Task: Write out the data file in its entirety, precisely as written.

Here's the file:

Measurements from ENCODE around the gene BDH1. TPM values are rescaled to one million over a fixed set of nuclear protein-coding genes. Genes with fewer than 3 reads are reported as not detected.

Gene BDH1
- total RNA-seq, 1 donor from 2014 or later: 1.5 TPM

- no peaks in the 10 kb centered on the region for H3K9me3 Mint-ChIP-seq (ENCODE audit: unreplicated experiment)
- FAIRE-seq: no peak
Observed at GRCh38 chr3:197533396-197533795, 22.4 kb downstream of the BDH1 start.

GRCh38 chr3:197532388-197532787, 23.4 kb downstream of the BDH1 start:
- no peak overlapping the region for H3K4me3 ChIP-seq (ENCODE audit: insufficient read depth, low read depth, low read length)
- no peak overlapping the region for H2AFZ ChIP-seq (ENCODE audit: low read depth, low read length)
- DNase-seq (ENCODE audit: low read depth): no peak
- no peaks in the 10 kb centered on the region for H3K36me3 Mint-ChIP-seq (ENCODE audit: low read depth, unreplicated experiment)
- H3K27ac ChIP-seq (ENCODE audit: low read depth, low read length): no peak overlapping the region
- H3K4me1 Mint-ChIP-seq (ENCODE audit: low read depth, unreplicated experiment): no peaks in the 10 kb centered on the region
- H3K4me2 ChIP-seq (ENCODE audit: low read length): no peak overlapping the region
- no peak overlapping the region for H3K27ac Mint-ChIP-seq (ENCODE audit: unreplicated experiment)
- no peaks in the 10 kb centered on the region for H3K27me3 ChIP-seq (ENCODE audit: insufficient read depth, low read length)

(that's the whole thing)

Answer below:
Measurements from ENCODE around the gene BDH1. TPM values are rescaled to one million over a fixed set of nuclear protein-coding genes. Genes with fewer than 3 reads are reported as not detected.

Gene BDH1
- total RNA-seq, 1 donor from 2014 or later: 1.5 TPM

- no peaks in the 10 kb centered on the region for H3K9me3 Mint-ChIP-seq (ENCODE audit: unreplicated experiment)
- FAIRE-seq: no peak
Observed at GRCh38 chr3:197533396-197533795, 22.4 kb downstream of the BDH1 start.

GRCh38 chr3:197532388-197532787, 23.4 kb downstream of the BDH1 start:
- no peak overlapping the region for H3K4me3 ChIP-seq (ENCODE audit: insufficient read depth, low read depth, low read length)
- no peak overlapping the region for H2AFZ ChIP-seq (ENCODE audit: low read depth, low read length)
- DNase-seq (ENCODE audit: low read depth): no peak
- no peaks in the 10 kb centered on the region for H3K36me3 Mint-ChIP-seq (ENCODE audit: low read depth, unreplicated experiment)
- H3K27ac ChIP-seq (ENCODE audit: low read depth, low read length): no peak overlapping the region
- H3K4me1 Mint-ChIP-seq (ENCODE audit: low read depth, unreplicated experiment): no peaks in the 10 kb centered on the region
- H3K4me2 ChIP-seq (ENCODE audit: low read length): no peak overlapping the region
- no peak overlapping the region for H3K27ac Mint-ChIP-seq (ENCODE audit: unreplicated experiment)
- no peaks in the 10 kb centered on the region for H3K27me3 ChIP-seq (ENCODE audit: insufficient read depth, low read length)